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BookBrowse Reviews Cloud Cuckoo Land by Anthony Doerr

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Cloud Cuckoo Land

A Novel

by Anthony Doerr

Cloud Cuckoo Land by Anthony Doerr X
Cloud Cuckoo Land by Anthony Doerr
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  • First Published:
    Sep 2021, 640 pages

    Paperback:
    Sep 2022, 640 pages

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Book Reviewed by:
Kim Kovacs
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A tour de force from the Pulitzer-prize winning author of All the Light We Cannot See.

Anthony Doerr's Cloud Cuckoo Land may be even more remarkable than his Pulitzer-prize winning work All the Light We Cannot See. This marvelously imaginative tale crosses time and genre, ultimately weaving a story that captivates readers in a way few can; simply put, it's dazzling.

The third-person narrative rotates between several storylines. Konstance is a teenager, a colonist living on a spaceship headed to a far-away planet in the 22nd century. Born in transit, she has never set foot on Earth, and the ship's journey is long enough that her generation will be long dead before the vessel reaches its destination. Zeno, an octogenarian, is at a library in current-day Boise, Idaho, rehearsing children for a play he wrote, while a young man, Seymour, is committing an act of ecoterrorism elsewhere in the building. Other plot lines explore Zeno's and Seymour's youths, leading readers to understand how they each arrived at this point. And finally, Anna and Omeir are children during the Fall of Constantinople (1453 CE, see Beyond the Book), one Christian and one Muslim, on opposite sides of the city's famous Theodosian Walls.

Doerr ties these disparate tales together through a story called Cloud Cuckoo Land, a book he imagines to have been written by the ancient Greek author Antonius Diogenes. In it, Aethon, a shepherd, desires to fly to a utopian civilization in the sky and seeks a magical means to transform into a bird to achieve this end. The fact that the book's extended title is Aethon: Lived 80 Years a Man, 1 Year a Donkey, 1 Year a Sea Bass, 1 Year a Crow is some indication of how he fares. Each of Doerr's characters encounters this work in their youth and attaches great sentimental significance to it, and their love for the story is what allows it to be preserved for future generations.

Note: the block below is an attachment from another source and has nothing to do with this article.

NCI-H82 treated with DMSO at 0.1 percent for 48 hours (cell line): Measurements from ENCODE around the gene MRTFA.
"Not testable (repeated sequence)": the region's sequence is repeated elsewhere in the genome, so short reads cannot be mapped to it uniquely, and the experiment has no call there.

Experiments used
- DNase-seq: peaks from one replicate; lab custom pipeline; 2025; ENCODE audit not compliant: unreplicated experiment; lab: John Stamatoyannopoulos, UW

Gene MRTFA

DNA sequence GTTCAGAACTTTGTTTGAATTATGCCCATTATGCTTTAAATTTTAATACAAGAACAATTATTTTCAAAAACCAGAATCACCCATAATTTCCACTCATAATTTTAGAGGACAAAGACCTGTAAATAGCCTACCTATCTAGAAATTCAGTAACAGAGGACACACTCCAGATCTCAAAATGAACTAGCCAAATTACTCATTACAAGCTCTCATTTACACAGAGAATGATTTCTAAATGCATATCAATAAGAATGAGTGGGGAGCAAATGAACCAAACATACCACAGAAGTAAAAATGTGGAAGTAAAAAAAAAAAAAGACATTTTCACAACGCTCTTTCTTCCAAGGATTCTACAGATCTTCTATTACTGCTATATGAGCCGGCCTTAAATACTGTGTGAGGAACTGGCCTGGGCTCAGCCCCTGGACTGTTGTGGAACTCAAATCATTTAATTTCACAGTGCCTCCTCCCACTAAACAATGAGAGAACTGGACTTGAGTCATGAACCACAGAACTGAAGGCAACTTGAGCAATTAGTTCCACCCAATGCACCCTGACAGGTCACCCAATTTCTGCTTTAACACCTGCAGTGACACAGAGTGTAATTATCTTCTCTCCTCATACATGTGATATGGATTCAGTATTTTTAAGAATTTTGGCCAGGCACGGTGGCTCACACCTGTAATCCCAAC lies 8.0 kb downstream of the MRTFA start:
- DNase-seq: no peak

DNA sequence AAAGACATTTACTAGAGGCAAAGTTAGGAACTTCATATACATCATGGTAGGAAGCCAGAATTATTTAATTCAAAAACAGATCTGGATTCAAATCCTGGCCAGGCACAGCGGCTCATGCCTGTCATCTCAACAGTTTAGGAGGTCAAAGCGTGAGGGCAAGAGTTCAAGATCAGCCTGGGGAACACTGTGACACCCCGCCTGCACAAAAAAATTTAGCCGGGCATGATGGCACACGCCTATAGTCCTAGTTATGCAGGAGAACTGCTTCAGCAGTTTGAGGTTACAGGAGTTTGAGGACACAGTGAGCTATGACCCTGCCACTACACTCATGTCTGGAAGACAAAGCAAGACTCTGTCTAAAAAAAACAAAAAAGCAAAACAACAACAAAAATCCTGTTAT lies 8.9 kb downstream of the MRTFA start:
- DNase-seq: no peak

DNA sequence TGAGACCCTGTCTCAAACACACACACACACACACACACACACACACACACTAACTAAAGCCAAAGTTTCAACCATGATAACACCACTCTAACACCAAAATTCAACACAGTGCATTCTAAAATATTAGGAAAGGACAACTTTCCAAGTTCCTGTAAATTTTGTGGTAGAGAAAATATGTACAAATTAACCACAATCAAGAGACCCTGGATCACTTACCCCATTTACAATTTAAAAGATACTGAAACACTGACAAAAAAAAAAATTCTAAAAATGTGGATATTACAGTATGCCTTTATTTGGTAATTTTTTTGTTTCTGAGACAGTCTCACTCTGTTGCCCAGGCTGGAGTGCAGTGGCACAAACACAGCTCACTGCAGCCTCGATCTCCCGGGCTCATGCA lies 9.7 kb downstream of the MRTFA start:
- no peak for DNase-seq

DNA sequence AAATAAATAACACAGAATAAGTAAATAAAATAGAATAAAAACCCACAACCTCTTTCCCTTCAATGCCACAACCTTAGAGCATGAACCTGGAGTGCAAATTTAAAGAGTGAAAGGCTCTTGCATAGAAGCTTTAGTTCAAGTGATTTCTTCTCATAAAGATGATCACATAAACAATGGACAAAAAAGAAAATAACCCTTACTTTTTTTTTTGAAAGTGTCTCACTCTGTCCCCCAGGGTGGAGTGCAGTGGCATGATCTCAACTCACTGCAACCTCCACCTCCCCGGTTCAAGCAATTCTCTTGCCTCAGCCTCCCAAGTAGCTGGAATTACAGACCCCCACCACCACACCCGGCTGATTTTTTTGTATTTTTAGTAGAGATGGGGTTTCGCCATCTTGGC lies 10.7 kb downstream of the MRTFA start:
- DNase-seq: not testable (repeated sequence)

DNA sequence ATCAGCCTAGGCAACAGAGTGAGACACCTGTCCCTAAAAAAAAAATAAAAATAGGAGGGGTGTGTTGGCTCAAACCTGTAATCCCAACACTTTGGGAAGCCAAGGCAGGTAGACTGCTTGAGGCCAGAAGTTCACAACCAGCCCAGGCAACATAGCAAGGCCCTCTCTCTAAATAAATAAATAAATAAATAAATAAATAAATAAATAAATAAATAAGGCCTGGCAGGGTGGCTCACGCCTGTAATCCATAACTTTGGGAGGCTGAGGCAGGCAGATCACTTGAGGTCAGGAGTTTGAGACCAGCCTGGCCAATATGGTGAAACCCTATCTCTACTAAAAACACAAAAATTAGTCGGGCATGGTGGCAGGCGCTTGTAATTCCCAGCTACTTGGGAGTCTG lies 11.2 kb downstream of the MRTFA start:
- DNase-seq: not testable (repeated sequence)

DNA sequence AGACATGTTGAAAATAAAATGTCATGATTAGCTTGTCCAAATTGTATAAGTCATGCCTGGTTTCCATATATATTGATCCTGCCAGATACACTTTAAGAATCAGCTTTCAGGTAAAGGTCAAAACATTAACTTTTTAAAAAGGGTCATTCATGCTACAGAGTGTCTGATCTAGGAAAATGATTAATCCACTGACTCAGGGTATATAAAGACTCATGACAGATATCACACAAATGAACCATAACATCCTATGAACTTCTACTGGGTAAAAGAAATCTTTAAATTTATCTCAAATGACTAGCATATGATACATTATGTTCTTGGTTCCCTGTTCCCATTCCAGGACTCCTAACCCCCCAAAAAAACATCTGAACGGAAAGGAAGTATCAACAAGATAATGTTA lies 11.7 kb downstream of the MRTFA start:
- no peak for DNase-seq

There are so many extraordinary things about this complex novel that it's hard to know where to begin. It defies classification, alternating between contemporary fiction, historical fiction, science fiction and fantasy, and Doerr handles each of the genres superbly. The stories themselves are fascinating, too. When I encounter books with multiple plot lines, I often find myself preferring one over the others, but not so here. Each of the narratives drew me in completely, and while sorry to transition away from a story I was enjoying, I nevertheless greeted the next with eager anticipation. Every last character is unique and vibrant, and I grew to love and understand each of them, even a young man about to cause death and destruction. And, of course, there's Doerr's prose, which is heartbreakingly beautiful at times; there's plenty of gorgeous description, but it's never so dense that it slows down the book's pace. It's truly amazing that he is able to weave so many people, events and themes into such an immensely satisfying tale, and I'm in awe of his achievement.

Cloud Cuckoo Land is much more ambitious than All the Light We Cannot See. It's longer, more complex, and has a lot of moving parts that don't seem to relate to each other until the book nears its conclusion. I personally found Cloud Cuckoo Land considerably more entertaining and believe it's a stronger work than Doerr's previous novel. If I have any complaint at all, it's that the book's ending isn't as complete as I'd have liked. All the plot threads wrap up nicely except for Konstance's, and although her story's conclusion is appropriate it still left me with questions. Every other aspect is so outstanding, though, that this minor nitpick should deter no one from reading this wonderful work.

I've been fortunate to have read some truly exceptional books this year, but absolutely nothing compares to Cloud Cuckoo Land. It's one of those books that's sure to generate a lot of buzz and garner much acclaim — it may well be the "must-read" book of the year — and I highly recommend it for all audiences.

Reviewed by Kim Kovacs

This review was originally published in The BookBrowse Review in October 2021, and has been updated for the October 2022 edition. Click here to go to this issue.

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Beyond the Book:
  The Fall of Constantinople

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